What Are You Soaking Yourself In?
By Melanie DesChatelets, BSc(h), ND • February 20th, 2011 • 16260 Views
So what role does the FDA play in cosmetic regulations?
“Must be made and packaged in clean factories. Cannot contain poison, rotten, or *harmful* ingredients. May only use color additives that are FDA-approved. Must have a clear, truthful label.” - FDA
In a dichotomous system, a product is either safe or harmful. If safety is decided by the manufacturer then by default, a harmful ingredient is greatly influenced by what they don’t consider safe. See a problem with this? This really only leaves the chemicals that have had the opportunity to be scrutinized by very good research to otherwise be labeled as harmful. Since most don’t have the research to support their safety or lack of safety, then many are considered safe until proven otherwise. Well that’s great, no lead in our personal care products. Fewf!
“FDA does not test cosmetics before they are sold in stores. Companies must make sure their products and ingredients are safe before they sell them. FDA can take action against companies who break the law.” -FDA
Bottom line: This quote very clearly and eloquently states that there is no pre-market research required and safety is greatly defined by the cosmetic firms who create them. A system that has been set up so that we must have the research to prove an ingredient unsafe rather than research to prove safety *prior *to being on the market.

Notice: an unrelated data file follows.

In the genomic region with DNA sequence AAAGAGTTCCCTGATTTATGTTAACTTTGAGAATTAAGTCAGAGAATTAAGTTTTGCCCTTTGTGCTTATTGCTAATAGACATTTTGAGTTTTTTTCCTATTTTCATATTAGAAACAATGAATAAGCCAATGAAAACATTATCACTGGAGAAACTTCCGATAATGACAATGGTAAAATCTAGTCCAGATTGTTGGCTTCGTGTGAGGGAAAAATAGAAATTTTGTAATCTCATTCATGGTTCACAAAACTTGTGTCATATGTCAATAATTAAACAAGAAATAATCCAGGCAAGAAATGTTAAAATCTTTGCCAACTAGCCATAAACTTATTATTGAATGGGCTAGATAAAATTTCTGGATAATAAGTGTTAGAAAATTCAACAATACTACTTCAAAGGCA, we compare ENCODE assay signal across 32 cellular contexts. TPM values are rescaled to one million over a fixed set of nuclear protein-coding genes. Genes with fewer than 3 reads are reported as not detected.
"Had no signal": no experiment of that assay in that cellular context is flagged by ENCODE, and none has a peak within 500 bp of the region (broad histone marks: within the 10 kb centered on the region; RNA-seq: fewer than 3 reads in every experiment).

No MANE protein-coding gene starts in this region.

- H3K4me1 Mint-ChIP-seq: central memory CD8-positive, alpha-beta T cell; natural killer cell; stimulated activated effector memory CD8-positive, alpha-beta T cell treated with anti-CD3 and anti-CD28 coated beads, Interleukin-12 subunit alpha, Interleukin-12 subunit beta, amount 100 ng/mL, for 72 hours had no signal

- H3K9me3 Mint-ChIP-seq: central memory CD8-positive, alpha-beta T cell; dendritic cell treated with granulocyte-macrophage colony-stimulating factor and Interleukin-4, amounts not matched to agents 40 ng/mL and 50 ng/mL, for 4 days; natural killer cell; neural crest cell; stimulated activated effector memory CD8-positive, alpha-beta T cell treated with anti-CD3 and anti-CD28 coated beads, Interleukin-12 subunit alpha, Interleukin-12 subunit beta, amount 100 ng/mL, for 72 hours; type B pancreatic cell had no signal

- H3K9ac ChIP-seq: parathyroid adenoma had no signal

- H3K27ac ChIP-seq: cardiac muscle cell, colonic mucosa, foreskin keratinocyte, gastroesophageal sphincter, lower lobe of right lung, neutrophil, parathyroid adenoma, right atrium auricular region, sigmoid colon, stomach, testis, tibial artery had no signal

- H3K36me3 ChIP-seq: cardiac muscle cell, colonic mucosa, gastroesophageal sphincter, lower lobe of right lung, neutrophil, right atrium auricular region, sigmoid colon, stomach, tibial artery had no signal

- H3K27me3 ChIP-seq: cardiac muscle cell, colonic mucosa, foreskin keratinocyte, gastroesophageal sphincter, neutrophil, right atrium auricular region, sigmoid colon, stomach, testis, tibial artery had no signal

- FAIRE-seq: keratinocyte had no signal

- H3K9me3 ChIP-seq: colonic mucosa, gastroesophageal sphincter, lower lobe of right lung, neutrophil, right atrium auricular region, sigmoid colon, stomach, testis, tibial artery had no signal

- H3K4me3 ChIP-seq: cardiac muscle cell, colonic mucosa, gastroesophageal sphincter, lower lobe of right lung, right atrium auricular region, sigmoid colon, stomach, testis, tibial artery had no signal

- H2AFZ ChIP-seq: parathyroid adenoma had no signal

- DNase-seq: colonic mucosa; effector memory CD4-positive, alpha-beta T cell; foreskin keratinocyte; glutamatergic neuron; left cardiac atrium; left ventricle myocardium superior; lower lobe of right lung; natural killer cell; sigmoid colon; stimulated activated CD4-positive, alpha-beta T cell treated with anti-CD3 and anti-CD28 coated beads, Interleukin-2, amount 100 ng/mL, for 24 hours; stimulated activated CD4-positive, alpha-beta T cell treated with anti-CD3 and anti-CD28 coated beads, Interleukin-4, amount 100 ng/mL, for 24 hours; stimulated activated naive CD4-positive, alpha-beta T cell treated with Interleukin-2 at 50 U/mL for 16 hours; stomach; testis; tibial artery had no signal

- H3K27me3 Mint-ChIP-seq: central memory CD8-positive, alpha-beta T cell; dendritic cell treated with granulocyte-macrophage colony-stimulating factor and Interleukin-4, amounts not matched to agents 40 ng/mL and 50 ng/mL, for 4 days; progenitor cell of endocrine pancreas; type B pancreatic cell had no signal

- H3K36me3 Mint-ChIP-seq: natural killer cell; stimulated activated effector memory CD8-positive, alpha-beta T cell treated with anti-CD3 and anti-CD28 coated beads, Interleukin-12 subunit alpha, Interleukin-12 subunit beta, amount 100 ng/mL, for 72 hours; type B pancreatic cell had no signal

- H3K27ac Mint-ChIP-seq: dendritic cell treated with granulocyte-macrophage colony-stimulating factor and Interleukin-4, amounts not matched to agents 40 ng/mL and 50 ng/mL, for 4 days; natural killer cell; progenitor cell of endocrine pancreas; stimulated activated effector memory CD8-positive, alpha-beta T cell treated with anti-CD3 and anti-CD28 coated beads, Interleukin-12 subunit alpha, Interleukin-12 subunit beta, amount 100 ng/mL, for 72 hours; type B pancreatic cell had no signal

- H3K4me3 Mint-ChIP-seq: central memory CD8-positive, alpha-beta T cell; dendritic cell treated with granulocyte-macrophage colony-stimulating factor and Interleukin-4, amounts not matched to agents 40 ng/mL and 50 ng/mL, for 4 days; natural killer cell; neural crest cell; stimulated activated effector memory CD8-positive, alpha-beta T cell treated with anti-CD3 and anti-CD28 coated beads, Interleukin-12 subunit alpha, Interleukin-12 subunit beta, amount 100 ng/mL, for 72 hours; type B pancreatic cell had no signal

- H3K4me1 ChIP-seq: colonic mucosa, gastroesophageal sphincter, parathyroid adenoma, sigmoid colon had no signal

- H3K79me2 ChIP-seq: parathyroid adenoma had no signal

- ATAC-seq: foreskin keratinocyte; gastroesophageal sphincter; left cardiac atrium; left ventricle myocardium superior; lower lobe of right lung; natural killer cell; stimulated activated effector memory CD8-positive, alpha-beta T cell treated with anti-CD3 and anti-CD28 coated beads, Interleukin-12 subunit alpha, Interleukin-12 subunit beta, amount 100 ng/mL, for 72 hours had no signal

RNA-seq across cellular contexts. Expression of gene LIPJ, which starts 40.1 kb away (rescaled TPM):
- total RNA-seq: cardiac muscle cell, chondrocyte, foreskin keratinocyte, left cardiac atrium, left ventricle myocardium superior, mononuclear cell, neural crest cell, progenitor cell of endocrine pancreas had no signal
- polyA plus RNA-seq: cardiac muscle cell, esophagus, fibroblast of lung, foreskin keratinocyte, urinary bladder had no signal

Well I’m located in Canada. Things must be different, right?
“All cosmetics sold to consumers in Canada must meet the requirements of the *Food and Drug Act*, the current *Cosmetic Regulations*, and all other applicable legislation to ensure that they are safe to use and do not pose any health risk.” - Health Canada
A great part of our regulation is tightly dependent on that of the FDA.
Exposure and human absorption
What we know:
We are exposed to many of these chemical ingredients, some are absorbed and some are found in human tissue- phthalates found in urine, parabens found in breast tumours and fragrance xylene found in human fat among others.
A study in 2000 analyzed perinatal exposure to phthalates and demonstrated that some but not all phthalates alter sexual differentiation in the male rat. Changes such as reduced distance between the anus and genitalia, retained nipples, cleft phallus with hypospadia (abnormal location of the male urethra).
A study in 2006 found that women with occupational prenatal exposure to hormone disruptor were more likely to have a...
Location: Vancouver, CA
Mélanie DesChâtelets, BSc(h), ND, is a licensed Naturopathic Physician committed to recognizing and attending to the fundamental antecedents of illness. Using the synergistic power of groundbreaking scientificevidence and long standing historical evidence in natural medicine, Mélanie strives to empower individuals to...